It’s not an Eureka Moment, but more of a reminder that has to do with words like “empathy” and “caring” and caring enough to do your part to bring about positive change.
Easier said than done, especially when living in what is largely an apathetic city like Hong Kong has become and where if something doesn’t come banging on your door, the mind shuts down. It’s too much trouble to bother because, hey, it doesn’t affect me.
What children have been subjected to during those lockdown years, and what they’re struggling to understand as they try to leave that cage from which they have been trapped, had their wings clipped and are trying to learn to fly again, is a daunting task.
They need help.
And here, this help goes beyond Thanking all those, who, through largely intuitive skills with which they were born, are doing everything they can to help this next generation see a future.
It’s something that constantly needs work to break through, but getting here should not be a chore, but a joy.
My one week of mandatory hotel isolation after returning to Hong Kong, and before that, the four hours of having to follow the drill of walking around around around and around the airport and going from one checkpoint counter to the next has changed me forever.
I don’t like the feeling, but I accept it.
I am still taking baby steps to process everything that I went through with only my mind for company.
The mind is a fragile place where we’re all different and have our own ways of dealing with invisible obstacles.
Myself aside, I have been thinking about kids, especially those under, let’s say, eight years of age who were forced to spend at least three of those years in lockdown mode with no communication with those their own age and growing up thinking that seeing people wearing masks was the norm.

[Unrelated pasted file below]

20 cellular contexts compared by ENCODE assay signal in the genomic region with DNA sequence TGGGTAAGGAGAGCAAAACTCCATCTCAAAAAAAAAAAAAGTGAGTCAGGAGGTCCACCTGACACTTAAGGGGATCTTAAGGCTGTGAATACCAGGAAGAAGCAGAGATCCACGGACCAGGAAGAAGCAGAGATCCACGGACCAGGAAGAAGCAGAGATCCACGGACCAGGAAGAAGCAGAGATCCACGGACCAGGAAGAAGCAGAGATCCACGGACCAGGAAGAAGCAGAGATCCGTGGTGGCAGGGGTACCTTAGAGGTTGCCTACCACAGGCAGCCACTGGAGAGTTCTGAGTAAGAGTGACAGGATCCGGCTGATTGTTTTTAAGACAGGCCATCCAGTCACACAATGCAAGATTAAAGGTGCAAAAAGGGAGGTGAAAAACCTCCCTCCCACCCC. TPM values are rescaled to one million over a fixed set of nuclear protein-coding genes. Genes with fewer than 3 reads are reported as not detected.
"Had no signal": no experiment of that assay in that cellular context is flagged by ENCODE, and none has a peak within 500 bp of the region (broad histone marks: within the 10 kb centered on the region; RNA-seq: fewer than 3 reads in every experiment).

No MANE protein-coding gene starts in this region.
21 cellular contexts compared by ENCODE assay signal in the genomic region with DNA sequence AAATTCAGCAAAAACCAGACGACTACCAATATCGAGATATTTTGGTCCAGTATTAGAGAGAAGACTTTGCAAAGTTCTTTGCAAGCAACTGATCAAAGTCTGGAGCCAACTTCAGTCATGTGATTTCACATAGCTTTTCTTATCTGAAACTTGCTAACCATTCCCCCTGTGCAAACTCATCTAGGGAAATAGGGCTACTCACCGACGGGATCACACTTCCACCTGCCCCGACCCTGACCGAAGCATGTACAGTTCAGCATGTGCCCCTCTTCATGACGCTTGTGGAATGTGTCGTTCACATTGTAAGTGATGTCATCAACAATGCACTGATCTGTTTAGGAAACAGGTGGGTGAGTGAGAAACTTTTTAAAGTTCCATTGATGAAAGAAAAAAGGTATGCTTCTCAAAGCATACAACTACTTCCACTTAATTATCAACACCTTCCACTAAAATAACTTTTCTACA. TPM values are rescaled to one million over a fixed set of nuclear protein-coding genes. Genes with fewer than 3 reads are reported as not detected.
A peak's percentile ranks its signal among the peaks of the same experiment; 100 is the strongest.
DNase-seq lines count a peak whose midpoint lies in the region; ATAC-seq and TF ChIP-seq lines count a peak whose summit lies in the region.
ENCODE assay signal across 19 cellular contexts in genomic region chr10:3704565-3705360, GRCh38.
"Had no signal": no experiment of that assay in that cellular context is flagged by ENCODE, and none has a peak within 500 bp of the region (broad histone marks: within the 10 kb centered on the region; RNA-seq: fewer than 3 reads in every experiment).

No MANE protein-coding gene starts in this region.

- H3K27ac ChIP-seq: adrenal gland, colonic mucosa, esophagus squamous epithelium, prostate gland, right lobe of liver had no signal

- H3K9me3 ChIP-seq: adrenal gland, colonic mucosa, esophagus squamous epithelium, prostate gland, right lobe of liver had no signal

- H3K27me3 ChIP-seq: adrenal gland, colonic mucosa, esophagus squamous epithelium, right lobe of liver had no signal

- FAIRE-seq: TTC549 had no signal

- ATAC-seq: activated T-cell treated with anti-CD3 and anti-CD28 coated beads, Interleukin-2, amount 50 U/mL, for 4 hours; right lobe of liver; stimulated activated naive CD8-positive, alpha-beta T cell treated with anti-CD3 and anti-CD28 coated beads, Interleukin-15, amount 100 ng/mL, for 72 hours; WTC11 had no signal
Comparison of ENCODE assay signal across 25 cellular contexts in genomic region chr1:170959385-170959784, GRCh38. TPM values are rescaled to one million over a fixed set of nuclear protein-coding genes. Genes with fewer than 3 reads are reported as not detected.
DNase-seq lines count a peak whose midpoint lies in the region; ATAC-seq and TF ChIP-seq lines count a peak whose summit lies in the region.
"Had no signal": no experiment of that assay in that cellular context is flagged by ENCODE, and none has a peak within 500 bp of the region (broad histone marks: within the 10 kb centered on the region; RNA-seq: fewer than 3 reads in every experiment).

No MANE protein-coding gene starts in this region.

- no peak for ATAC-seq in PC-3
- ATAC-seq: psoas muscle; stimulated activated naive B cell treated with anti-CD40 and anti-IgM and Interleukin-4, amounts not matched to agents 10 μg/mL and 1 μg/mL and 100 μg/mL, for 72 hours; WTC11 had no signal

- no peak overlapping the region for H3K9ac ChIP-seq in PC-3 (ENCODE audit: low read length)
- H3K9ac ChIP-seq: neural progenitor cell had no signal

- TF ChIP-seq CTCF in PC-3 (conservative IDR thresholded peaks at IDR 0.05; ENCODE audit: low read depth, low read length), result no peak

What else were they thinking and what else are they growing up thinking?
Listening to Actress Kate Winslet and her brilliant recent BAFTA speech after winning the Best Actress award for “I Am Ruth” about a happy and loving mother who sees her losing her daughter to the “dark web” or whatever it’s called, and where she addressed all the darkness hiding in the cracks of what’s called “social media”- and how this is accepted without questioning.
From where I am looking at things, there’s all the other random questioning going on in the world and which is constantly being turned into an upside down fruitcake.
At least to me, life’s priorities are becoming “lowarities” and allowed to happen shows the many things that have gone wrong in this world to which we were born.
To many, money still cures all ills. So does that heady mixture of ignorance and arrogance and avoiding the problems at hand with lines that only show up hypocrisy.
High avoidance like this almost always comes from those who are cozily smug in the materialistic worlds they have created for themselves and where they cannot or refuse to see the forest for the trees.
It’s glib and vacuous corporate speak.
We really don’t need to hear any of this because it’s pointless, irrelevant and embarrassingly hypocritical.
Where are we heading today? No idea.
We are all different and what I can do is create- write poetry, create songs, make films and do everything I know that I can to make a difference and open those young minds still trapped inside invisible cages and try and give them light and the wings to fly.
Help and try to show them what living without fear is all about.
Maybe I will learn something from them.
Often, child is father to the man.
Copyright © Hans Ebert